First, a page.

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STATE OF NEW YORK
DIVISION OF HOUSING AND COMMUNITY RENEWAL
OFFICE OF RENT ADMINISTRATION
92-31 UNION HALL STREET
JAMAICA, NEW YORK 11433
IN THE MATTER OF THE ADMINISTRATIVE ADMINISTRATIVE REVIEW
APPEAL OF DOCKET NO.: BC 410492 RO
WISK ASSOCIATES, RENT ADMINISTRATOR'S
DRO DOCKET NO.: L 3113879 R
TENANT: PAULINE KATZ
ORDER AND OPINION GRANTING PETITION FOR ADMINISTRATIVE REVIEW
On March 20, 1987 the above named petitioner-owner filed a
Petition for Administrative Review against an order issued on
February 17, 1987, by a District Rent Administrator, concerning
housing accommodations known as Apartment 7-A at 310 East 70th
Street, New York, New York, wherein the District Rent
Administrator determined that the tenant had been overcharged.
The Commissioner notes that this proceeding was initiated prior
to April 1, 1984. Sections 2526.1(a)(4) and 2521.1(d) of the
Rent Stabilization Code (effective May 1, 1987) governing rent
overcharge and fair market rent proceedings provide that
determination of these matters be based upon the law or code
provisions in effect on March 31, 1984. Therefore, unless
otherwise indicated, reference to Sections of the Rent
Stabilization Code (Code) contained herein are to the Code in
effect on April 30, 1987.
The Commissioner has reviewed all of the evidence in the record
and has carefully considered that portion of the record relevant
to the issue raised by the administrative appeal.
This proceeding was originally commenced by the filing of a rent
overcharge complaint by the tenant on March 30, 1984.
The tenant took occupancy pursuant to a 3 year lease commencing
July 1, 1975 and expiring June 30, 1978 at a monthly rent of
$421.73. The tenant stated that there was a hardship increase in
1975, but she forgot the amount.
The owner was served with a copy of the complaint and was
requested to submit rent records to prove the lawfulness of the
rent being charged. In answer to the complaint, the former owner
submitted the complete lease history from the base date of June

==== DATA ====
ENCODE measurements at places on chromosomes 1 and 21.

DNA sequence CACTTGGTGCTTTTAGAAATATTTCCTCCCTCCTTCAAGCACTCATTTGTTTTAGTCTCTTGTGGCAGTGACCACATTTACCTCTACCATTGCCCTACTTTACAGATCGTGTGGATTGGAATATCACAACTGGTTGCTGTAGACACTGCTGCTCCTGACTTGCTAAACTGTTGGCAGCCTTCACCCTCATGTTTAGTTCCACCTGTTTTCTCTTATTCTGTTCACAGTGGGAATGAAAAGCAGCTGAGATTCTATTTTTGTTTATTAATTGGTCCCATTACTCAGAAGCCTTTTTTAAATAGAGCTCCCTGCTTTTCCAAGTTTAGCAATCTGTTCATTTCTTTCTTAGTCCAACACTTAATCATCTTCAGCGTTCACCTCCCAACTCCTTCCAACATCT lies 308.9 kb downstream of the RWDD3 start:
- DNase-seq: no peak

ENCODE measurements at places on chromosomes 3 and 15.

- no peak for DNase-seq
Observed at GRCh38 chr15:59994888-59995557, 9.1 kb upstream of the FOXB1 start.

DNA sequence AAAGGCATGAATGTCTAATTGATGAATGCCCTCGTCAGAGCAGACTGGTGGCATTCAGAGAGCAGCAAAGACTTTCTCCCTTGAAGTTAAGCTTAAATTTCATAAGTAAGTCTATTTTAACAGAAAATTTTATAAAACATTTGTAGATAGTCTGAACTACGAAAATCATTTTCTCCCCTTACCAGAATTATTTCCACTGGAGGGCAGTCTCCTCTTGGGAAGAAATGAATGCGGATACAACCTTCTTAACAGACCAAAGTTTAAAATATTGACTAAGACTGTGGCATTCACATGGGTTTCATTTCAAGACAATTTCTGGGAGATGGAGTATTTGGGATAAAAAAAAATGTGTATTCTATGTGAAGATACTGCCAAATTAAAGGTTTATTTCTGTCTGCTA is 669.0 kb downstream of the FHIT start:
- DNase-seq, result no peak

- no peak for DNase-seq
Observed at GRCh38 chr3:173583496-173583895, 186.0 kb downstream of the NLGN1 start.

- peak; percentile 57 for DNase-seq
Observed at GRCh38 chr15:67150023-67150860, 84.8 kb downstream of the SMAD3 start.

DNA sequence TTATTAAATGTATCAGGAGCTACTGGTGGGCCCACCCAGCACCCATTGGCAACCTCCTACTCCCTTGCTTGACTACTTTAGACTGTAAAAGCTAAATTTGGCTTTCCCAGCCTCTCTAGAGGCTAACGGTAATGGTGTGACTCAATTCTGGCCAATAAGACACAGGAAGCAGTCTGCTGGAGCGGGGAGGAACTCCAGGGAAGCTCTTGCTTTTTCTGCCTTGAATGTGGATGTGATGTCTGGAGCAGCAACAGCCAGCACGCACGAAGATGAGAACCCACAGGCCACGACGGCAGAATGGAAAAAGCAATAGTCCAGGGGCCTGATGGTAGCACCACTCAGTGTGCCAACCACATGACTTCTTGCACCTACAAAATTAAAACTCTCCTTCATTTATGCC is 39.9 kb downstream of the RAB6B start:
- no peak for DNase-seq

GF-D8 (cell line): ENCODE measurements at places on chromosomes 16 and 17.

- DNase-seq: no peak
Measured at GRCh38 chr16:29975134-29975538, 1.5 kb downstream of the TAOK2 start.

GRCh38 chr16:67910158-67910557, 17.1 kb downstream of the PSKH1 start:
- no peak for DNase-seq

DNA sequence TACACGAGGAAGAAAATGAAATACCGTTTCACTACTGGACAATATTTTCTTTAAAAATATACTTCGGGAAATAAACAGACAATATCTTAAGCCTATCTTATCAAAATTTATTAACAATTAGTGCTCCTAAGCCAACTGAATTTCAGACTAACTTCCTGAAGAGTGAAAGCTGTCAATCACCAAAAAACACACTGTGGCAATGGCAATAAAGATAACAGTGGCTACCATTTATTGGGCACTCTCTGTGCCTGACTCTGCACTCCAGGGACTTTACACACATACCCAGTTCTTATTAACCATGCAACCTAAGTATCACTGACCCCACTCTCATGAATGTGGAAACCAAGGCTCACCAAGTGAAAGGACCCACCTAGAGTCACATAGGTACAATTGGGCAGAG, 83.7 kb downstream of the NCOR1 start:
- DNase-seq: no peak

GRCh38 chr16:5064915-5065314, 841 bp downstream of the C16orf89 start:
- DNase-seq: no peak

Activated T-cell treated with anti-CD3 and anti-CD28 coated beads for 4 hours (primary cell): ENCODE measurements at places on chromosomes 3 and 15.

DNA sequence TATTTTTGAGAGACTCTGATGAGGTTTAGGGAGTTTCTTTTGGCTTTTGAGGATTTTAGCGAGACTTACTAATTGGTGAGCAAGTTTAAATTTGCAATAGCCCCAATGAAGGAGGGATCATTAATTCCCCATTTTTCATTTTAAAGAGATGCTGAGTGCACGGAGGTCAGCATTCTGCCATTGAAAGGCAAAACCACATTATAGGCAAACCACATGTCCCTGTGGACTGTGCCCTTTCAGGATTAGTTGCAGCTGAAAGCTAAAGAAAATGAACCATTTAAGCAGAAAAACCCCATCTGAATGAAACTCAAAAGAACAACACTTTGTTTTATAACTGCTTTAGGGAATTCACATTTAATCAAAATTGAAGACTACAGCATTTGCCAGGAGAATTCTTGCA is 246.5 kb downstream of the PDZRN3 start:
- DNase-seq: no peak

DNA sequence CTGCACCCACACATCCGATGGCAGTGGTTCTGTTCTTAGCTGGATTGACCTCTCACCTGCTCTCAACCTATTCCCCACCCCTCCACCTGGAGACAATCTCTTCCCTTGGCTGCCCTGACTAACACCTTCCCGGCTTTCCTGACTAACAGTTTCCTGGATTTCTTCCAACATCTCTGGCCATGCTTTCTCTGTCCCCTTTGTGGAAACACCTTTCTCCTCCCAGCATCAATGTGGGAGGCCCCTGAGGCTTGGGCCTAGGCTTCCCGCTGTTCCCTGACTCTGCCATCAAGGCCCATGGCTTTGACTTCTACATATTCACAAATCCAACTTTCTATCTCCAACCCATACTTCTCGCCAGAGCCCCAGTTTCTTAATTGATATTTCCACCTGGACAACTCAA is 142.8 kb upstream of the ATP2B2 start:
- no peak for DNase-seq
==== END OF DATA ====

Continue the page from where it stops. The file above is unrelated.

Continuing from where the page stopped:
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30, 1974. The former owner further claimed two 4% hardship
increases that were incorporated into the leases executed
subsequent to a 1975 hardship order of the Conciliations and
Appeal Board (CAB), the agency enforcing rent laws prior to the
Division of Housing and Community Renewal (DHCR).
Subsequently, the Administrator contacted the current and prior
owners for a copy of the CAB order granting the hardship increase
or its docket number.
In Order Number 29,115, issued on February 17, 1987, the Rent
Administrator determined that the tenant had been overcharged in
the amount of $1,671.74 through June 30, 1986, including excess
security and interest accrued for overcharges collected after
April 1, 1984. The Administrator determined the legal rent as
the rent actually charged for the three-year lease terms
commencing July 1, 1975 and July 1, 1978. However, overcharges
of $26.00 and $26.92 per month were found for the two subsequent
lease terms commencing July, 1981 and July, 1984, respectively.
The order further declared that the current and former owners
failed to submit the opinion number for the claimed hardship
increases and therefore no such increases would be included in
calculating the legal rent.
In its petition, dated March 20, 1987, the current owner contends
that it was improper for the Administrator to fail to include the
two hardship increases, which had been granted ten years and
seven years before the current owner acquired its interest on the
property in 1986. The owner requests the complete record of all
hardship increases for the subject-building between 1970 and
1980, or, in the alternative, additional time to obtain the
hardship order from DHCR records.
The Commissioner is of the opinion that this petition should be
granted in part.
In the instant case, the Administrator denied the hardship
increases that were claimed by both the current and prior owners
because they did not cite the docket number of the CAB hardship
order or produce a copy of it. However, the tenant confirmed
that there was a hardship increase in 1975, The fact that the
order could not be immediately identified, does not mean that the
Administrator could ignore its existence. It has been held that
the DHCR has an obligation to maintain its own records, and that
these must be consulted to resolve controversies regarding the
rent history. In the instant case, the tenant acknowledges the
existence of the order, and the lease history contains two lease
riders signed by the tenant which explicitly permit the increase
for the leases commencing in 1975 and 1978, respectively. The
tenant has not answered the petition. Therefore, the record
sustains the inclusion of these hardship increases in calculating
the lawful rent. As a result, overcharges are reduced to
$153.34, from $1,671.74, as is documented in the rent
calculations chart affixed hereto and made a part hereof.
If the owner has already complied with the Administrator's order
and there are arrears due to the owner as a result of the instant
determination, the tenant may pay off the arrears in twelve (12)
equal monthly installments. Should the tenant vacate after the
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issuance of this order, said arrears shall be payable
THEREFORE, pursuant to the Rent Stabilization Law and Code, it
ORDERED, that this petition be, and the same hereby is, granted
in part; and that the Administrator's order be, and the same
hereby is amended in accordance with this order and opinion.